Up until a few years ago, I thought old people just got old and tired and didn’t want to do much, didn’t fall in love, weren’t interested in sex. When I was in my 40s I was amazed that Emma and my stepfather, in their 70s, got divorced. Why would they do that when they’re already so old? I wondered. The truth is, as demonstrated by this movie, that maybe your body gets old but your mind doesn’t; it still thinks like that of a 10 year old, and you still have those desires, feelings and feistiness; you want to be useful in life.

I cite myself as an example. All of my neighbors are out riding bikes in the nice weather. I wanted to go out bike riding, too, so I got a bike, a used one, a cruiser.

I’m a swinger. I attended a potluck near home this past Sunday, when after eating we went to the local elementary school grounds and played a ball game where one-by-one, team members get eliminated, like chess pieces. I was the first eliminated, wouldn’t you know. So being old and tired I walked over and sat on a swing. And then I began to swing. And I swung higher and higher, and higher and higher. How free I was, and felt my exercising muscles massaging my organs. I haven’t swung since I was, oh, I don’t know, maybe 10. What intrigued me was that my mindset that got me on the swing matched my mindset at 10; as does that of my bike riding. I think hereafter I will ride my bike over to the school and go swing.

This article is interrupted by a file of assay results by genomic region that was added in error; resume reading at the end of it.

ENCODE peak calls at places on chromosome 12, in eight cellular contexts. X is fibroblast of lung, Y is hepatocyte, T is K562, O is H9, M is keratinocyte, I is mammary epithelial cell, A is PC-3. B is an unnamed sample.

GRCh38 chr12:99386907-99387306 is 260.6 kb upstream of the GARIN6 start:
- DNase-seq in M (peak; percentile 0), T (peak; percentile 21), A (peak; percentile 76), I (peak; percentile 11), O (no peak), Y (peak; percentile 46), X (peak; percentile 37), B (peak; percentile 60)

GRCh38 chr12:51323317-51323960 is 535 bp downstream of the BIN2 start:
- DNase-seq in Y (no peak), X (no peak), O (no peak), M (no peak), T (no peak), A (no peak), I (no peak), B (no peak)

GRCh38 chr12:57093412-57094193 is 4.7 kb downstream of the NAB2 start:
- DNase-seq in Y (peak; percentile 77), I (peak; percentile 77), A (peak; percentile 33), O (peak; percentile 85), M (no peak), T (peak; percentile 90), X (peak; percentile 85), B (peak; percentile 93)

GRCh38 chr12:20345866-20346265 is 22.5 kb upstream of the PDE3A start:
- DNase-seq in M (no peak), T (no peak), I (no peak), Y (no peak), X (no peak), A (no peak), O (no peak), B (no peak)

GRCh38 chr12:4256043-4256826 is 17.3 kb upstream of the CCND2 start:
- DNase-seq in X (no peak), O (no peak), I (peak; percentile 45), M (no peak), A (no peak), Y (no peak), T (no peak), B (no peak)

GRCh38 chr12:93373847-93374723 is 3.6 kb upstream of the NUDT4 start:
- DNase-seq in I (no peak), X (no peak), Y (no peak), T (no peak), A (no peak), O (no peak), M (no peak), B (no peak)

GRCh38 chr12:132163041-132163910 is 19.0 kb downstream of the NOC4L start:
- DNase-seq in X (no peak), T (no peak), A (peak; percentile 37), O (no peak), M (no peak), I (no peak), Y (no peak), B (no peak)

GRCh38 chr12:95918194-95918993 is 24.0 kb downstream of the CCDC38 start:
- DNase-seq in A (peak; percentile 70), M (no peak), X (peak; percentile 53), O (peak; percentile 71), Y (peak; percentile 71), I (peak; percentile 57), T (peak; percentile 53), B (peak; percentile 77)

Orhan Pamuk in his novel The Museum of Innocence has his protagonist, who is counting the days and weeks and months until he rendezvous with his lover again, bundle the time; that way the time goes faster, or seems less expansive. So, six is a small number: it was only six decades ago that I was 10, a bike-riding swinger eyed by the boys.

—Samantha Mozart

4 Responses to XC. The Swinger